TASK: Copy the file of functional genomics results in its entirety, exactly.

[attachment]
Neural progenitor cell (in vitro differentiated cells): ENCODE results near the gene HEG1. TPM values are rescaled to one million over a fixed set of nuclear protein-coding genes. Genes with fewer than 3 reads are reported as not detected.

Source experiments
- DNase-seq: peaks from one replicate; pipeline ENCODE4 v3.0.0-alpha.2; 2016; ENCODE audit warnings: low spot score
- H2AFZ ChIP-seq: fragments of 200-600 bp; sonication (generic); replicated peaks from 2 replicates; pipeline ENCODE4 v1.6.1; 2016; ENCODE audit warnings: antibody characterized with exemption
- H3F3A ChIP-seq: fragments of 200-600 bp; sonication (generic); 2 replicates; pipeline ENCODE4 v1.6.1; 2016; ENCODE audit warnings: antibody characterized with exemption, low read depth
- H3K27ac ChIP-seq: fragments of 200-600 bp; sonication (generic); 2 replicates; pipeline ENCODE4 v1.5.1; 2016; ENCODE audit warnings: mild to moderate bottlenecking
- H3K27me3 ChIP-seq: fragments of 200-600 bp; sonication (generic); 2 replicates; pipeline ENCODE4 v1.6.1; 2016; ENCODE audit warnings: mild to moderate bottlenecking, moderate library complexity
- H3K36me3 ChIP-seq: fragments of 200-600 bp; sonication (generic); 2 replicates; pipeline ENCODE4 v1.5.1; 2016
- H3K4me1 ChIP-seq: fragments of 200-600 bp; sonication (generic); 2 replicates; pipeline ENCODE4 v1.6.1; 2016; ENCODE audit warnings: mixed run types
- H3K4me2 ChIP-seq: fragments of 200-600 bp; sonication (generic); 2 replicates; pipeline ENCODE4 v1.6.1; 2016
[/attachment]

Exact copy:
Neural progenitor cell (in vitro differentiated cells): ENCODE results near the gene HEG1. TPM values are rescaled to one million over a fixed set of nuclear protein-coding genes. Genes with fewer than 3 reads are reported as not detected.

Source experiments
- DNase-seq: peaks from one replicate; pipeline ENCODE4 v3.0.0-alpha.2; 2016; ENCODE audit warnings: low spot score
- H2AFZ ChIP-seq: fragments of 200-600 bp; sonication (generic); replicated peaks from 2 replicates; pipeline ENCODE4 v1.6.1; 2016; ENCODE audit warnings: antibody characterized with exemption
- H3F3A ChIP-seq: fragments of 200-600 bp; sonication (generic); 2 replicates; pipeline ENCODE4 v1.6.1; 2016; ENCODE audit warnings: antibody characterized with exemption, low read depth
- H3K27ac ChIP-seq: fragments of 200-600 bp; sonication (generic); 2 replicates; pipeline ENCODE4 v1.5.1; 2016; ENCODE audit warnings: mild to moderate bottlenecking
- H3K27me3 ChIP-seq: fragments of 200-600 bp; sonication (generic); 2 replicates; pipeline ENCODE4 v1.6.1; 2016; ENCODE audit warnings: mild to moderate bottlenecking, moderate library complexity
- H3K36me3 ChIP-seq: fragments of 200-600 bp; sonication (generic); 2 replicates; pipeline ENCODE4 v1.5.1; 2016
- H3K4me1 ChIP-seq: fragments of 200-600 bp; sonication (generic); 2 replicates; pipeline ENCODE4 v1.6.1; 2016; ENCODE audit warnings: mixed run types
- H3K4me2 ChIP-seq: fragments of 200-600 bp; sonication (generic); 2 replicates; pipeline ENCODE4 v1.6.1; 2016